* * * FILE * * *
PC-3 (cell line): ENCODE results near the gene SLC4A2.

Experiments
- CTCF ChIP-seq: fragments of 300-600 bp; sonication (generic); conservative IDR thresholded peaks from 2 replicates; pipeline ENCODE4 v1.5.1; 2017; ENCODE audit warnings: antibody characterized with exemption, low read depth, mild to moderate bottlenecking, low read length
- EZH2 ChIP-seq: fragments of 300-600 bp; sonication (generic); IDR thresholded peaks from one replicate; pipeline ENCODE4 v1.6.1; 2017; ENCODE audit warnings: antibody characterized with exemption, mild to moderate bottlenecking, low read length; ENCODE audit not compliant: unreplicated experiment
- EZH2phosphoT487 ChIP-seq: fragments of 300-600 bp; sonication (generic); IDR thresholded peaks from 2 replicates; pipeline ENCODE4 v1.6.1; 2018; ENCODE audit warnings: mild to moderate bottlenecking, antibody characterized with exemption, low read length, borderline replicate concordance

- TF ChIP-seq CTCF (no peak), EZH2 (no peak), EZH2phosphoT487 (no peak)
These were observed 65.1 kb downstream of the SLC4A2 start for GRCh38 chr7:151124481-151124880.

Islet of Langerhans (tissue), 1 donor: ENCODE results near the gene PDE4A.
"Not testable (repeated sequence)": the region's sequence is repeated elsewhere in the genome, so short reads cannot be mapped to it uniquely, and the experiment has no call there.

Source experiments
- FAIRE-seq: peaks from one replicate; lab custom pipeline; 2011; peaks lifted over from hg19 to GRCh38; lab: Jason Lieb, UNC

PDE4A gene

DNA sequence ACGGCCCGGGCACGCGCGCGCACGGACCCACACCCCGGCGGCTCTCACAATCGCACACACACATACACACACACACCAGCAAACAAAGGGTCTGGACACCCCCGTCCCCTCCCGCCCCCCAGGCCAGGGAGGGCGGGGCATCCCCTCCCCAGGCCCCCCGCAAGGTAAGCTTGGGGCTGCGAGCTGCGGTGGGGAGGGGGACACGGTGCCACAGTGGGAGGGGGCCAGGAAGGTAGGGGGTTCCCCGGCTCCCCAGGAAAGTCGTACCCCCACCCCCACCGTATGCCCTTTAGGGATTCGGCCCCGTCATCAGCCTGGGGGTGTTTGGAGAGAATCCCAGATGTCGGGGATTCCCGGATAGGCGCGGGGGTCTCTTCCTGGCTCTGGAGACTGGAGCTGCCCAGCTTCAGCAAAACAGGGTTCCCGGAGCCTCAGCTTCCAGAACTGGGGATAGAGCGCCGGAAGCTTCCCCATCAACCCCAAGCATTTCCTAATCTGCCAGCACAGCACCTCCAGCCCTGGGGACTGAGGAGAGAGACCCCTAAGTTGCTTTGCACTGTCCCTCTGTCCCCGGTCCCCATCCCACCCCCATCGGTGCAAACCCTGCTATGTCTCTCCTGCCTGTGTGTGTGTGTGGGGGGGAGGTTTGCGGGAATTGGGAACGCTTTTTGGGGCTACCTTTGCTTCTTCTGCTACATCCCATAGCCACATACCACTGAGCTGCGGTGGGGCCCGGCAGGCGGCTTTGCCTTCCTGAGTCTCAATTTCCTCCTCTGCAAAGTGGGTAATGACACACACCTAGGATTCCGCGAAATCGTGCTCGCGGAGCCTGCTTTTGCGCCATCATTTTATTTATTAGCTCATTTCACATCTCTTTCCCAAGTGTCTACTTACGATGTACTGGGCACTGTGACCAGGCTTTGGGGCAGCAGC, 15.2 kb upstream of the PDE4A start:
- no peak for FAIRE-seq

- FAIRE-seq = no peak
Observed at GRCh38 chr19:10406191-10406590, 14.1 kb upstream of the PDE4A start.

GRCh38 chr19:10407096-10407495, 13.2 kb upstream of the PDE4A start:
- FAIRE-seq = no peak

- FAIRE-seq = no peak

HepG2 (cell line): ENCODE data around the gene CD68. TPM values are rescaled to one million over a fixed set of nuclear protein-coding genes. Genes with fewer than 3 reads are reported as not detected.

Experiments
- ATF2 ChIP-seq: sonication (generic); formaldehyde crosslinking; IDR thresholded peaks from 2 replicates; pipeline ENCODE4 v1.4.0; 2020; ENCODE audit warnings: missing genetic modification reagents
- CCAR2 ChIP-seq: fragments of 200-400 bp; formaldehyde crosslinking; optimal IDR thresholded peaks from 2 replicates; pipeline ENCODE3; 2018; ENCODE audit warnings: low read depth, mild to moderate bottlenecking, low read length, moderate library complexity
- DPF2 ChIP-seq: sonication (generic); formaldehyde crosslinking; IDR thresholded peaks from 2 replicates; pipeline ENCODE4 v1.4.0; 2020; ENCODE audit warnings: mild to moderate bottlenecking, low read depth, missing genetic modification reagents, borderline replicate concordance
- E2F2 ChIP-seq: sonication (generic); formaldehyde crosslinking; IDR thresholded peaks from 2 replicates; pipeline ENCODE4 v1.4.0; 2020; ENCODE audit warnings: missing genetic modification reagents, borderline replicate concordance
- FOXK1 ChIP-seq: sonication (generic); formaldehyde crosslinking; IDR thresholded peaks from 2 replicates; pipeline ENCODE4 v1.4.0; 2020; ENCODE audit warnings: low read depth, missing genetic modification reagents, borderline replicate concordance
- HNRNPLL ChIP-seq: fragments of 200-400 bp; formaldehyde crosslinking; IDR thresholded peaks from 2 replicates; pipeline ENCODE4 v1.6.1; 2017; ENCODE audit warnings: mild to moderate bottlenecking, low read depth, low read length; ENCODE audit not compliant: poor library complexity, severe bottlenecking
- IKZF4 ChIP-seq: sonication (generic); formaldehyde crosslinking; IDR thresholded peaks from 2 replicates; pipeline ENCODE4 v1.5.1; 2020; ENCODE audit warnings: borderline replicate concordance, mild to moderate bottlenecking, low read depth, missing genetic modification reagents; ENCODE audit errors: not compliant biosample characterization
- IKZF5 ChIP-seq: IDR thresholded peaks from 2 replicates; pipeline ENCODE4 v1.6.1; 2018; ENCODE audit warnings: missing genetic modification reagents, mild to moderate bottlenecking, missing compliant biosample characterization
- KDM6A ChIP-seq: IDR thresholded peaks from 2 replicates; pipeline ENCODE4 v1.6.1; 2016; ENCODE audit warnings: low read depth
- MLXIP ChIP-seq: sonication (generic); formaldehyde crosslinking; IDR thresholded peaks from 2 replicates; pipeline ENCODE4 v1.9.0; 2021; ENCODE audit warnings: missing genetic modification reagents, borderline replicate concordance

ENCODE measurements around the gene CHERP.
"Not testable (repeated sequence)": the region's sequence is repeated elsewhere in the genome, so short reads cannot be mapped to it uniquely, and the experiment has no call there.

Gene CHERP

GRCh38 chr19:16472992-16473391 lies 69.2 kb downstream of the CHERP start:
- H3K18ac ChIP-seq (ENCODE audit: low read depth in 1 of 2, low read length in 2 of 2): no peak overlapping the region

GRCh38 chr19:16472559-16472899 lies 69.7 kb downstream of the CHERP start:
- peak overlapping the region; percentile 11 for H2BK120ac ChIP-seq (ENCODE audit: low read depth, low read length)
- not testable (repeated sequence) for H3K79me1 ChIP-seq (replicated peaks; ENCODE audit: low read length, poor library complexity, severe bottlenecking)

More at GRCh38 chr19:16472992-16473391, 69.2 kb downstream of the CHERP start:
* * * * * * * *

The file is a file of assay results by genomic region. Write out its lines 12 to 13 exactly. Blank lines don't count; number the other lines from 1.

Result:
PDE4A gene

DNA sequence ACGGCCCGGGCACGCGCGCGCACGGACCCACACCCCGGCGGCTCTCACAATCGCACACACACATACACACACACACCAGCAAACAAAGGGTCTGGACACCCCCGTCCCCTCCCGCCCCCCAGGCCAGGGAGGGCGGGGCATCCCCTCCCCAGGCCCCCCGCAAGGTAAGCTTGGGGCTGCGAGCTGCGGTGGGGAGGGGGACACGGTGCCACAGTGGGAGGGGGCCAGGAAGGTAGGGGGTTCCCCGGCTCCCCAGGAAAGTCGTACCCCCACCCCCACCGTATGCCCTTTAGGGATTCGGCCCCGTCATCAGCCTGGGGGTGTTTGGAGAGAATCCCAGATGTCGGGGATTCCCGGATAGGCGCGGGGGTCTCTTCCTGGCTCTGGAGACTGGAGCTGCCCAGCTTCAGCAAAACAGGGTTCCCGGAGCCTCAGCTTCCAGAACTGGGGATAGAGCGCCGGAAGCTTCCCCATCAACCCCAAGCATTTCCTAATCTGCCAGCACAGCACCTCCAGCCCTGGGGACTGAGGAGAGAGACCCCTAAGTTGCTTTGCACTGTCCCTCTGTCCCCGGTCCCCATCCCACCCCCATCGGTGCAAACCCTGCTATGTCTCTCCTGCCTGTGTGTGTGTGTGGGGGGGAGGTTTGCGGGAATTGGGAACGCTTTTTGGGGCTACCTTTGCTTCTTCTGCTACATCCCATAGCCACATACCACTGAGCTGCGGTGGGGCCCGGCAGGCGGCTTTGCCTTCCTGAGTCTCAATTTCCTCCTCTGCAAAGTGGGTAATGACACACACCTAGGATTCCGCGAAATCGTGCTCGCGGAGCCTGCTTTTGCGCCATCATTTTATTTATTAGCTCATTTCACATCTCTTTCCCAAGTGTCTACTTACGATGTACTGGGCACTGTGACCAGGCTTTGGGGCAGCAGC, 15.2 kb upstream of the PDE4A start: